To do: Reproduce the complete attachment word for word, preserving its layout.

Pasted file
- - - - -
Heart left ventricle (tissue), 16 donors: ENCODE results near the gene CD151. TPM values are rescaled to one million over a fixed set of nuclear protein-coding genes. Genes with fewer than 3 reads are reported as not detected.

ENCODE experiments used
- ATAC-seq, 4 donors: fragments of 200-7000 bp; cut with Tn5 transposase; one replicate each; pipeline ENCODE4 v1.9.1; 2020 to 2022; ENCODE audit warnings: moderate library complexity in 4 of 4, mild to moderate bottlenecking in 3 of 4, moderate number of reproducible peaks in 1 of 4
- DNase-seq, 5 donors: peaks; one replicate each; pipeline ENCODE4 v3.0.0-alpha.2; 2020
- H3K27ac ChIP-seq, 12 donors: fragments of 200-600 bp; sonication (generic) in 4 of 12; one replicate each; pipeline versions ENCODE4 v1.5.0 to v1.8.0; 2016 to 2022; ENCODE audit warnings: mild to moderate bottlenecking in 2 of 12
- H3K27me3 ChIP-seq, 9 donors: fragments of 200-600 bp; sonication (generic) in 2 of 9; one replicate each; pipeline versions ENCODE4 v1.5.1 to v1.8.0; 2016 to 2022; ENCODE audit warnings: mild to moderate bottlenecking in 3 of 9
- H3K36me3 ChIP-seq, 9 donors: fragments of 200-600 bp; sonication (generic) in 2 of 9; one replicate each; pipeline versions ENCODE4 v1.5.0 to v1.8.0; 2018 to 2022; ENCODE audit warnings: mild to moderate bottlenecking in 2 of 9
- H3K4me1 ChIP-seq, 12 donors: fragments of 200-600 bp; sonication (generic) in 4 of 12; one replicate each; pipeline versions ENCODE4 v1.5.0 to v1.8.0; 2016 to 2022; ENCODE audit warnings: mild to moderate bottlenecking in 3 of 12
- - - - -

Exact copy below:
Heart left ventricle (tissue), 16 donors: ENCODE results near the gene CD151. TPM values are rescaled to one million over a fixed set of nuclear protein-coding genes. Genes with fewer than 3 reads are reported as not detected.

ENCODE experiments used
- ATAC-seq, 4 donors: fragments of 200-7000 bp; cut with Tn5 transposase; one replicate each; pipeline ENCODE4 v1.9.1; 2020 to 2022; ENCODE audit warnings: moderate library complexity in 4 of 4, mild to moderate bottlenecking in 3 of 4, moderate number of reproducible peaks in 1 of 4
- DNase-seq, 5 donors: peaks; one replicate each; pipeline ENCODE4 v3.0.0-alpha.2; 2020
- H3K27ac ChIP-seq, 12 donors: fragments of 200-600 bp; sonication (generic) in 4 of 12; one replicate each; pipeline versions ENCODE4 v1.5.0 to v1.8.0; 2016 to 2022; ENCODE audit warnings: mild to moderate bottlenecking in 2 of 12
- H3K27me3 ChIP-seq, 9 donors: fragments of 200-600 bp; sonication (generic) in 2 of 9; one replicate each; pipeline versions ENCODE4 v1.5.1 to v1.8.0; 2016 to 2022; ENCODE audit warnings: mild to moderate bottlenecking in 3 of 9
- H3K36me3 ChIP-seq, 9 donors: fragments of 200-600 bp; sonication (generic) in 2 of 9; one replicate each; pipeline versions ENCODE4 v1.5.0 to v1.8.0; 2018 to 2022; ENCODE audit warnings: mild to moderate bottlenecking in 2 of 9
- H3K4me1 ChIP-seq, 12 donors: fragments of 200-600 bp; sonication (generic) in 4 of 12; one replicate each; pipeline versions ENCODE4 v1.5.0 to v1.8.0; 2016 to 2022; ENCODE audit warnings: mild to moderate bottlenecking in 3 of 12